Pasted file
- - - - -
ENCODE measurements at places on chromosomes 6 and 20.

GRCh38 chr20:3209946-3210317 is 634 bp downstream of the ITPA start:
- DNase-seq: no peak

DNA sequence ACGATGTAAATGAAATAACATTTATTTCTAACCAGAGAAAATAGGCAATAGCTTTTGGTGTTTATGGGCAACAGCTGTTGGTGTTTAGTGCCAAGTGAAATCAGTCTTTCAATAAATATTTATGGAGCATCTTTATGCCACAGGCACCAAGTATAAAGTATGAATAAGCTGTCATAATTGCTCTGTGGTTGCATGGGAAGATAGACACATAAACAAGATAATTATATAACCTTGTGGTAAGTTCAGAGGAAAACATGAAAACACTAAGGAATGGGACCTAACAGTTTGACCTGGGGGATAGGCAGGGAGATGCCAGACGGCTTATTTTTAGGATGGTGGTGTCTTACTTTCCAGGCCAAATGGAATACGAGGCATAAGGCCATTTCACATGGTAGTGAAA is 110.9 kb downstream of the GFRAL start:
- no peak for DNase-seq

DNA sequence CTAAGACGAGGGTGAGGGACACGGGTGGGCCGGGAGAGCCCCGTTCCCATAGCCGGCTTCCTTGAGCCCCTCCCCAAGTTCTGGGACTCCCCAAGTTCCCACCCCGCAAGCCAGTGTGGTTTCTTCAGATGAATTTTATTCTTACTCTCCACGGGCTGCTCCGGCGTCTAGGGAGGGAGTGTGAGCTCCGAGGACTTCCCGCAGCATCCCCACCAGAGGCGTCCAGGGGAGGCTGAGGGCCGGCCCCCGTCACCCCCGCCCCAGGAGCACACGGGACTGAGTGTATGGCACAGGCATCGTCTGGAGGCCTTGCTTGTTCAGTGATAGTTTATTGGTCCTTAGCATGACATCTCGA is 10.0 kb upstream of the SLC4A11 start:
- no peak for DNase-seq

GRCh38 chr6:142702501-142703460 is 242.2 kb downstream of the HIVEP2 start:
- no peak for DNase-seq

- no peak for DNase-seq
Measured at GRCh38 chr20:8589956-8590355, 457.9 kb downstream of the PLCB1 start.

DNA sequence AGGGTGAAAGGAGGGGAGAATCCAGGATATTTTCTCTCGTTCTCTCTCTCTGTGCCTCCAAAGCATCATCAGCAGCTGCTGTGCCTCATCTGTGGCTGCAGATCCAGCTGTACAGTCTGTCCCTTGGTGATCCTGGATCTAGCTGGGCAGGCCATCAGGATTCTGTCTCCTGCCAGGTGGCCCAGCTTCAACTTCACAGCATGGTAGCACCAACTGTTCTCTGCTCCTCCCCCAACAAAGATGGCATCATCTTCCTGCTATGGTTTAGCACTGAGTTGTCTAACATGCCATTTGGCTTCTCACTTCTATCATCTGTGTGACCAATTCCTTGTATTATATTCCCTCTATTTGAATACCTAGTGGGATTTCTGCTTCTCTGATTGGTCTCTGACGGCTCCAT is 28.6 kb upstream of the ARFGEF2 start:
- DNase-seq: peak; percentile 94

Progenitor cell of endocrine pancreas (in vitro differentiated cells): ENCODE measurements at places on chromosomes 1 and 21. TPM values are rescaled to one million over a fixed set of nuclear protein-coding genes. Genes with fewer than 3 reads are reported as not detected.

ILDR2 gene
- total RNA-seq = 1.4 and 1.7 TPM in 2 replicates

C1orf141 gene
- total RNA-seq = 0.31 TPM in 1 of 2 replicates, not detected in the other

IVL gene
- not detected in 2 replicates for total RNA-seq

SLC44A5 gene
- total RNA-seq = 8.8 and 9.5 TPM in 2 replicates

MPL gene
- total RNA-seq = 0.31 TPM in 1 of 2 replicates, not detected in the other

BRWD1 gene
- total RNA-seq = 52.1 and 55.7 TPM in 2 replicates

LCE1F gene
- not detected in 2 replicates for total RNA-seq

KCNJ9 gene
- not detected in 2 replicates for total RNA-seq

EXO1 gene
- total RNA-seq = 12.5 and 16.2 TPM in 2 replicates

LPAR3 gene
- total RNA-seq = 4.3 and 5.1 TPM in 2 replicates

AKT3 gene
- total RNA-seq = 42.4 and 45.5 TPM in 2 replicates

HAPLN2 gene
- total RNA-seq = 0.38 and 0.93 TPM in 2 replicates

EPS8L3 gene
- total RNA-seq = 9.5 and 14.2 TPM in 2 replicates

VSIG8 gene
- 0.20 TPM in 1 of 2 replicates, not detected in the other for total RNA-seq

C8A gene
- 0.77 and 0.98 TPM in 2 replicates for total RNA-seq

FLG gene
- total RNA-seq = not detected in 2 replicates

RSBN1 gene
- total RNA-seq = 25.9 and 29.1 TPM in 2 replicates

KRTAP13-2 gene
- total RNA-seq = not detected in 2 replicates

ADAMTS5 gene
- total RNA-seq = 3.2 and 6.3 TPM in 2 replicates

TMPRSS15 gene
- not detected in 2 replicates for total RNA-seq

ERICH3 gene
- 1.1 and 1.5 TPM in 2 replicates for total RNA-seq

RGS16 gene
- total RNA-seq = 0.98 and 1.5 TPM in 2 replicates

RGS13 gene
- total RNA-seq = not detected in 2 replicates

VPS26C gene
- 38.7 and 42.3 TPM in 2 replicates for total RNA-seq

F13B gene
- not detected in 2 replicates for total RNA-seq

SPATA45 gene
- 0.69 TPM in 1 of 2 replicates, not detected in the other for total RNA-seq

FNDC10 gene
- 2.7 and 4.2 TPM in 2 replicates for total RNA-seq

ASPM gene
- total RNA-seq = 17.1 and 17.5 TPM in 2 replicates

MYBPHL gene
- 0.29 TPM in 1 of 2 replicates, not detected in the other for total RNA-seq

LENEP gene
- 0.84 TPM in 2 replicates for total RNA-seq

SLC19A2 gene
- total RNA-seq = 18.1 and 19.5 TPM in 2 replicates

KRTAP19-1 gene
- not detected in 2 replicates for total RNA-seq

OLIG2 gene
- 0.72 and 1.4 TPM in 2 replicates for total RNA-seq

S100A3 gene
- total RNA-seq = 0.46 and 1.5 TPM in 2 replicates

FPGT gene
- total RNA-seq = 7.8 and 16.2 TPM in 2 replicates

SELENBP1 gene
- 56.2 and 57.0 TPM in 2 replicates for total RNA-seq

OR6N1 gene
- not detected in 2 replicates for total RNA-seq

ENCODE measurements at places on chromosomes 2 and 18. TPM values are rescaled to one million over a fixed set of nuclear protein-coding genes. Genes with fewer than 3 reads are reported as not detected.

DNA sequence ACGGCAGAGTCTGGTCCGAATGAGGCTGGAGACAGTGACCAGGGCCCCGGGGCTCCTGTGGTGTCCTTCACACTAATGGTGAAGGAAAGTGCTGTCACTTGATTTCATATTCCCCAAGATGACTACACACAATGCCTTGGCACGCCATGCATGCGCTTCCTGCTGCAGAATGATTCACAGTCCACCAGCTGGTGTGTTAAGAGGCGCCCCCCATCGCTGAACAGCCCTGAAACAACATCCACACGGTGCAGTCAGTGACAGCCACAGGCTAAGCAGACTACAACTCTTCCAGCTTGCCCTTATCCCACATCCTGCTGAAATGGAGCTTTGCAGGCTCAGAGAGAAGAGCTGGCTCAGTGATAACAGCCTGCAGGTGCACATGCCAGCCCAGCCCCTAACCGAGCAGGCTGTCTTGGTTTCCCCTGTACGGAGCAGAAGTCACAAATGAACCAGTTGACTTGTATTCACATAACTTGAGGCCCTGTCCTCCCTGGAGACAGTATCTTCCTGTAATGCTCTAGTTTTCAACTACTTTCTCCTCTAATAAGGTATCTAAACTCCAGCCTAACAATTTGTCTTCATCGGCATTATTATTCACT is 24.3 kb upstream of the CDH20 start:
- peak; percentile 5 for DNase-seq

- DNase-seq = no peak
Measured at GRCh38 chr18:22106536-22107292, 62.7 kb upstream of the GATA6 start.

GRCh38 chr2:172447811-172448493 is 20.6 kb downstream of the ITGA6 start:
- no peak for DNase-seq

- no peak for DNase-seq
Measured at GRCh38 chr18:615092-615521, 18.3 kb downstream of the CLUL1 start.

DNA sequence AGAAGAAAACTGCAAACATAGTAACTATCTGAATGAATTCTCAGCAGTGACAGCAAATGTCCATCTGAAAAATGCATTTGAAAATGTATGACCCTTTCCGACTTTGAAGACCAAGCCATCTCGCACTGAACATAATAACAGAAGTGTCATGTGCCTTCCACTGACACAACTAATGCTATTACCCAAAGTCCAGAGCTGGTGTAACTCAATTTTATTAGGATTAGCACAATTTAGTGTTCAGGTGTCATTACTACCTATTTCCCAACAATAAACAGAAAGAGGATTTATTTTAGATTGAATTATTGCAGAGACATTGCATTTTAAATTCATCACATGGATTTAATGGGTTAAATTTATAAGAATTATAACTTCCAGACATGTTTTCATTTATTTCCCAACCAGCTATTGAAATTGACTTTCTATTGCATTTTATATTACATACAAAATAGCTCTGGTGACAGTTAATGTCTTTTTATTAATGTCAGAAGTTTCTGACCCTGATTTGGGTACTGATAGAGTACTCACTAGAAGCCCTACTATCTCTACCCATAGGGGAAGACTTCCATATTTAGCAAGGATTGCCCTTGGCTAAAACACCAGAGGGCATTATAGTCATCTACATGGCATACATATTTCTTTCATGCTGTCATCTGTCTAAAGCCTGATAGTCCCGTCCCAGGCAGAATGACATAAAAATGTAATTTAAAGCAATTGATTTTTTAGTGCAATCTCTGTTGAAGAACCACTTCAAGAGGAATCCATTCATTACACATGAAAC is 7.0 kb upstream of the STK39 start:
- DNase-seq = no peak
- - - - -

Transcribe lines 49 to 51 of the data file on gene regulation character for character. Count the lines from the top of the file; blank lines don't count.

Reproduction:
KRTAP13-2 gene
- total RNA-seq = not detected in 2 replicates

ADAMTS5 gene